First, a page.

5) By repeating the partitioning and amplifying steps above, the newly formed candidate mixture contains fewer and fewer unique sequences, and the average degree of affinity of the nucleic acids to the target will generally increase. Taken to its extreme, the SELEX process will yield a candidate mixture containing one or a small number of unique nucleic acids representing those nucleic acids from the original candidate mixture having the highest affinity to the target molecule.

The basic SELEX method has been modified to achieve a number of specific objectives. For example, U.S. patent application Ser. No. 07/960,093, filed Oct. 14, 1992, now abandoned, and U.S. Pat. No. 5,707,796, both entitled “Method for Selecting Nucleic Acids on the Basis of Structure,” now abandoned (see, U.S. Pat. No. 5,707,796), describe the use of the SELEX process in conjunction with gel electrophoresis to select nucleic acid molecules with specific structural characteristics, such as bent DNA. U.S. patent application Ser. No. 08/123,935, filed Sep. 17, 1993, entitled “Photoselection of Nucleic Acid Ligands,” now abandoned, U.S. Pat. No. 5,763,177, entitled “Systematic Evolution of Nucleic Acid Ligands by Exponential Enrichment: Photoselection of Nucleic Acid Ligands and Solution SELEX” and U.S. Pat. No. 6,001,577, entitled “Systematic Evolution of Nucleic Acid Ligands by Exponential Enrichment: Photoselection of Nucleic Acid Ligands and Solution SELEX,” all describe a SELEX based method for selecting nucleic acid ligands containing photoreactive groups capable of binding and/or photocrosslinking to and/or photoinactivating a target molecule. U.S. Pat. No. 5,580,737, entitled “High-Affinity Nucleic Acid Ligands That Discriminate Between Theophylline and Caffeine,” describes a method for identifying highly specific nucleic acid ligands able to discriminate between closely related molecules, termed Counter-SELEX. U.S. Pat. No. 5,567,588, entitled “Systematic Evolution of Ligands by Exponential Enrichment: Solution SELEX,” describes a SELEX-based method which achieves highly efficient partitioning between oligonucleotides having high and low affinity for a target molecule. U.S. Pat. No. 5,496,938, entitled “Nucleic Acid Ligands to HIV-RT and HIV-1 Rev,” describes methods for obtaining improved nucleic acid ligands after SELEX has been performed. U.S. Pat. No. 5,705,337, entitled “Systematic Evolution of Ligands by Exponential Enrichment: Chemi-SELEX,” describes methods for covalently linking a ligand to its target.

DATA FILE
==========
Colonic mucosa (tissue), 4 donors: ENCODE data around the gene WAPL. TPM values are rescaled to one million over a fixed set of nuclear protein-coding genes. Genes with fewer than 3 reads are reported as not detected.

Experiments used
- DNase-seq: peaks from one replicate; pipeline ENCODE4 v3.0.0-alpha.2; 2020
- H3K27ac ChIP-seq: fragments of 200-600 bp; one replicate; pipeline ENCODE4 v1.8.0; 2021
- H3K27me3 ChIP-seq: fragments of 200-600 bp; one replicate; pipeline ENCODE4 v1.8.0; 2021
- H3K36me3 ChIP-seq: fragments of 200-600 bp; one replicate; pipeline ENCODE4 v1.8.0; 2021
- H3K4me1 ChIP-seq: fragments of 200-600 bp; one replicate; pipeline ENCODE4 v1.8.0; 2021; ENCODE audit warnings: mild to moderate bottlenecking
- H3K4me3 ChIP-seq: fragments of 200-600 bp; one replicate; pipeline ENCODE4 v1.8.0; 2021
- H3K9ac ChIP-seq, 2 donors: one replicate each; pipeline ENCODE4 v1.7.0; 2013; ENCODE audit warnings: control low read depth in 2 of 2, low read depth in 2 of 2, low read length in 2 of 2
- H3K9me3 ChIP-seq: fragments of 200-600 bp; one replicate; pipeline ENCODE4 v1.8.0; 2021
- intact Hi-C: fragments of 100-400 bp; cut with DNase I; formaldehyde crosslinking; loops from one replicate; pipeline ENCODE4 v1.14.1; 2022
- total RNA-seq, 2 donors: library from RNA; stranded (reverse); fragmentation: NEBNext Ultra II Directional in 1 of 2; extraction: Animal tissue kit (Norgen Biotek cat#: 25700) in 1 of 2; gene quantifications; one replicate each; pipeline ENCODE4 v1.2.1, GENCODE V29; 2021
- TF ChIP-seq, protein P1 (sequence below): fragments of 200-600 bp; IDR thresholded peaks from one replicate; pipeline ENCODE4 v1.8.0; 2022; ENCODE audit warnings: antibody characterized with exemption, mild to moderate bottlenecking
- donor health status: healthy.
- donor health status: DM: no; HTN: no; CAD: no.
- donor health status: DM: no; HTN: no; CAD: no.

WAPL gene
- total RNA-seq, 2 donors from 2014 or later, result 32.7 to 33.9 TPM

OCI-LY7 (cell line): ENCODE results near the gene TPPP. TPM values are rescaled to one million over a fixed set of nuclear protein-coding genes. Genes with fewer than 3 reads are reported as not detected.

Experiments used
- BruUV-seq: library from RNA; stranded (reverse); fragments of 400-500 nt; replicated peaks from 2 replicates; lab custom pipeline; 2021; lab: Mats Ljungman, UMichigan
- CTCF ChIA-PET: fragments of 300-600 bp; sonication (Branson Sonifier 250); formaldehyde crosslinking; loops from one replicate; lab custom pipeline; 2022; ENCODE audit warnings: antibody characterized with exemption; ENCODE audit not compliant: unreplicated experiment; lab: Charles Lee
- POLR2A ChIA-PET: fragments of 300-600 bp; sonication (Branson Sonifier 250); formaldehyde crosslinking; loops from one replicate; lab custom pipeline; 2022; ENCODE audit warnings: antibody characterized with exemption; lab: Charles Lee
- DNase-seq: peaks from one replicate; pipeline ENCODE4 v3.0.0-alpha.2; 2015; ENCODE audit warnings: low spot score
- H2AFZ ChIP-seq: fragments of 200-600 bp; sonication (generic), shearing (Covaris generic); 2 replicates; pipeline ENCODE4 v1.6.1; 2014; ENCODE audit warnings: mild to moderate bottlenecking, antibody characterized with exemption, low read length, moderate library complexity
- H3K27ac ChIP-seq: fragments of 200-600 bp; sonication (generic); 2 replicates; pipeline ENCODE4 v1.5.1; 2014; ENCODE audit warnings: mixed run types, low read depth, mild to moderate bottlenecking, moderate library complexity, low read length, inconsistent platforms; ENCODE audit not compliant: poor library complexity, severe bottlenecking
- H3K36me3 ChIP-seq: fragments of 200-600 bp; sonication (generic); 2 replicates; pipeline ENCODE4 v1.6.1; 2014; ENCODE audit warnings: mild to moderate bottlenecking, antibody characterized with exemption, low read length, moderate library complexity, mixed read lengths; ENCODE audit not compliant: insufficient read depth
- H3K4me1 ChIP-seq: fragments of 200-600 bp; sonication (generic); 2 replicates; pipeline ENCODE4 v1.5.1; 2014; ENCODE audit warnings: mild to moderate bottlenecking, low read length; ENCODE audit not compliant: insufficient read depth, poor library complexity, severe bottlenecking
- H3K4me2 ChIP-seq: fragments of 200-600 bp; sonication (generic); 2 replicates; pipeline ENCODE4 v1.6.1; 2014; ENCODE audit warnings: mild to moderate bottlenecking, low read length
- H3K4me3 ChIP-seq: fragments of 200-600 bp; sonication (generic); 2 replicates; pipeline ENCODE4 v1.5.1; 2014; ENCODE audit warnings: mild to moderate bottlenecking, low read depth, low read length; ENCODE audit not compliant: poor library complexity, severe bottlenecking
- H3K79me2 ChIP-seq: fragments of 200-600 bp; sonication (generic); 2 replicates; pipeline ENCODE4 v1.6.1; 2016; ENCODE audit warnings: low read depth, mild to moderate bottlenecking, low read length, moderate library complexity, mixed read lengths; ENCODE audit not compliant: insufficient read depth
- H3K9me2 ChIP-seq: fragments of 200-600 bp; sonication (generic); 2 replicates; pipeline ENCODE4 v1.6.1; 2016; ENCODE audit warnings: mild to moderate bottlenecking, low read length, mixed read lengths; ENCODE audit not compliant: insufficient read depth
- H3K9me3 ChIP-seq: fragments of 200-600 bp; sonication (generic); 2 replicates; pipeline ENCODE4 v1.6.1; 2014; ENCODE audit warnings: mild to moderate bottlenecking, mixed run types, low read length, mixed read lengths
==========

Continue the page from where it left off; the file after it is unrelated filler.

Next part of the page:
The SELEX method encompasses the identification of high-affinity nucleic acid ligands containing modified nucleotides conferring improved characteristics on the ligand, such as improved in vivo stability or improved delivery characteristics. Examples of such modifications include chemical substitutions at the ribose and/or phosphate and/or base positions. SELEX-identified nucleic acid ligands containing modified nucleotides are described in U.S. Pat.2 No. 5,660,985, entitled “High Affinity Nucleic Acid Ligands Containing Modified Nucleotides,” that describes oligonucleotides containing nucleotide derivatives chemically modified at the 5- and 2′-positions of pyrimidines. U.S. Pat. No. 5,637,459, supra, describes highly specific nucleic acid ligands containing one or more nucleotides modified with 2′-amino (2′-NH2), 2′-fluoro (2′-F), and/or 2′-O-methyl (2′-OMe). U.S. patent application Ser. No. 08/264,029, filed Jun. 22, 1994, entitled “Novel Method of Preparation of Known and Novel 2′ Modified Nucleosides by Intramolecular Nucleophilic Displacement,” now abandoned, describes oligonucleotides containing various 2′-modified pyrimidines.

The SELEX method encompasses combining selected oligonucleotides with other selected oligonucleotides and non-oligonucleotide functional units as described in U.S. Pat. No. 5,637,459, entitled “Systematic Evolution of Ligands by Exponential Enrichment: Chimeric SELEX” and U.S. Pat. No. 5,683,867, entitled “Systematic Evolution of Ligands by Exponential Enrichment: Blended SELEX,” respectively. These applications allow the combination of the broad array of shapes and other properties, and the efficient amplification and replication properties, of oligonucleotides with the desirable properties of other molecules.

In U.S. Pat. No. 5,496,938 methods are described for obtaining improved nucleic acid ligands after the SELEX process has been performed. This patent, entitled “Nucleic Acid Ligands to HIV-RT and HIV-1 Rev,” is specifically incorporated herein by reference.